Out on a dike

Out on a dike phr. [mid 19-C] (US) going out in one's best clothes. [DIKED DOWN] I'm out as a dyke, occasionally out with a dyke. What I do when I'm out on a dike can become your business once I write about it here.

Monday, August 21, 2006

L Words and P Words

For those who care about my TV watching and are rather concerned it has become a desert recently, I am now in possession of the the DVD box set - The L Word: the complete second season. It's exciting to see that it has been given an 18 certificate. The first season was only rated a 15. I'm promised that this is "A television series full of genuine emotion and authentic stories".

Of course, you know me by now (or do you?), and how I love authenticity.

The only difficulty now is finding time to watch all these episodes. Until I sat down on the settee on Saturday night for the beginning of a new series of The X Factor (come on, it's classic telly not to be missed!) I'd almost forgotten what the TV was for. I'd begun to think it was Andrea's entertainment centre only; like the computer is mine.

I'm sure I'll find a way to cope with all this sensory stimulation.

For anyone else wondering if I'm going to open the diary tonight - oh, go on then, I will - just for you. I introduce you to Nicki, the young philosopher ...

August 20th 1986

I think I am quite looking forward to going back to Sixth Form in two-and-a-half weeks time. It will be fun to see all the new first years and to be able to look back on our time in the first year. It seems so far away, those first few weeks at Sixth Form. I feel so different now. I'm not sure whether it would be true to say I have got more self-confidence, but I feel I have a greater ability to cope with things now. I also want to get back into the swing of things. I miss the college routine and people in a way - though that'll probably be forgotten after a couple of weeks back - then I'll be wanting to be home again.

It's a funny fact about the human being that we all want that one thing which is just out of our reach. Perhaps it isn't that surprising - we all have our dreams - or maybe, even, there is no need for certain things to be out of reach. We simply have to possess that driving ambition to score points of meaning and fulfillment in our lives.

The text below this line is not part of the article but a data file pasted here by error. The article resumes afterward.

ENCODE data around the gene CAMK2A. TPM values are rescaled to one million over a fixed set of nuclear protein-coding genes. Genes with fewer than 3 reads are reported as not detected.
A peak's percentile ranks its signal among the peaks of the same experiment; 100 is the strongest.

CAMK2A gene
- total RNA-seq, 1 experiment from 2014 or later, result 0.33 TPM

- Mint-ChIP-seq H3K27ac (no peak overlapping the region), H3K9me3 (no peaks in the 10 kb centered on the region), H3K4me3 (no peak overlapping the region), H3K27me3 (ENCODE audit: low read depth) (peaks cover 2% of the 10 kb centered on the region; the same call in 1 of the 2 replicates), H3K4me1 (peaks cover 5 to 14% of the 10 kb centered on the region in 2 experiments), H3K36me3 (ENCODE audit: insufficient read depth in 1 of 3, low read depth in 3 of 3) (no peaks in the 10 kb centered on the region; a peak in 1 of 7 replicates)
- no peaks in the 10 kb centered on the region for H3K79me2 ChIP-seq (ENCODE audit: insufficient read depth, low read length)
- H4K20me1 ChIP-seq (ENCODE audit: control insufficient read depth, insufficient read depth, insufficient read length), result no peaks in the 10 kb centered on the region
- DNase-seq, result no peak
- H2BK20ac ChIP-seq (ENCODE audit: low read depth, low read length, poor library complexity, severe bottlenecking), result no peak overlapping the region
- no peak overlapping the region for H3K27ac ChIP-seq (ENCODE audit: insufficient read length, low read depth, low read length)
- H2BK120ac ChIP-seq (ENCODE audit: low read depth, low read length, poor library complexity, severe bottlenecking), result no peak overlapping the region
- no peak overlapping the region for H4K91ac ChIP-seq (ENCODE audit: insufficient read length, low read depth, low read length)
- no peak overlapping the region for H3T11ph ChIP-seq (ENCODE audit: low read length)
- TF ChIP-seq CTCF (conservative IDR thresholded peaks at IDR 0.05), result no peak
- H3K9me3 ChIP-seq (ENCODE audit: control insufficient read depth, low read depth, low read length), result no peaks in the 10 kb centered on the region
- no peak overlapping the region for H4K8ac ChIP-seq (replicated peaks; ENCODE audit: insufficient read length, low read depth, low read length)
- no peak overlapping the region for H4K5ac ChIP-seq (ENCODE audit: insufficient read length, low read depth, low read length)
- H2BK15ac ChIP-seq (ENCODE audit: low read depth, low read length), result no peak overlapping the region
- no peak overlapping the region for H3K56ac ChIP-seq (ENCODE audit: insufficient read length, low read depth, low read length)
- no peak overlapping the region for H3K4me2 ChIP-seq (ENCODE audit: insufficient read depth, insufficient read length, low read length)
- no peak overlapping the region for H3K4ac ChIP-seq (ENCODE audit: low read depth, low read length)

August 24th 1986

It is really exciting writing poetry because you just have this idea - a few lines or words - and you start out on a poem, not knowing yourself how the finished product is going to turn out, just knowing what your basic message is. I find it really amazing. I am excited and exhilarated about writing. It doesn't bother me that much if I never become the recognised writer that I dream of (well it does) - but at least I can bring pleasure and energy into my own life. That's what it is - Poetry is an Energy. You don't have to write poetry to realise the power. Poetry speaks and by reading you can have a share in that energy.

Could Nicki, the young writer have a point?

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  • At 1:34 am, August 22, 2006, Blogger Eloise said…

    Oh no, not The L Word--shame on you. The first series was OK but it just gets ridiculous from now on. Be warned, authenticity is abandoned about 13 seconds into the credits (when the music goes 'this is the way, is the way that we live, and love--because to be honest, it isn't!). Of course I have just revealed that I have seen most of the series, well enough of it to know the theme tune off by heart.

    I think young idealistic Nicki does have a point--it's all about the shaving test. Why else would we slave over words without any promise of reward if we weren't aiming at recreating that feeling of goosebumps that you get from good poetry?

    Though I'm not sure how young Nicki would feel about you watching The X Factor--the most soulless, grimly ambitious bit of tosh on the TV at the moment (apart from The Flavour of Love). But then again I'll happily watch America's Next Top Model (and its regional knock-offs) and Charmed for hours, so I can't really talk.

    God, writing my CV is boring...


  • At 7:39 pm, August 22, 2006, Blogger Nicki Hastie said…

    Now, Eloise, you really can't knock my enthusiasm for The L Word when you have access to such programmes as The Flavour of Love. I've never heard of this show. I only have a Freeview box, after all. I do enjoy being sent to the AfterEllen.com website, though. It has been one of my favourite popular culture sites for quite a while.

    If The L Word showed me my life, would I want to watch it? That's a good question. Now, I might - but would anyone else? :-)

    At least I can get a good dose of authentic LA gloss.

    I don't care what you say, I'm not giving up The X Factor. It doesn't give me goosebumps like good poetry, but it gives me a laugh. It reminds me I'm alive, and relatively sane.

    God, yes, CVs are boring ... I expect you'll find a way to make yours stand out from the crowd.


  • At 9:24 pm, August 22, 2006, Anonymous Anonymous said…

    Just check out my Vita online, Eloise. It will give you all the inspiration you need to make your own. LOL. But seriously, I actually made a living for awhile in NYC writing CVs or resumes as we called them. So if you need some feedback, let me know.
    Ever helpful, Mary


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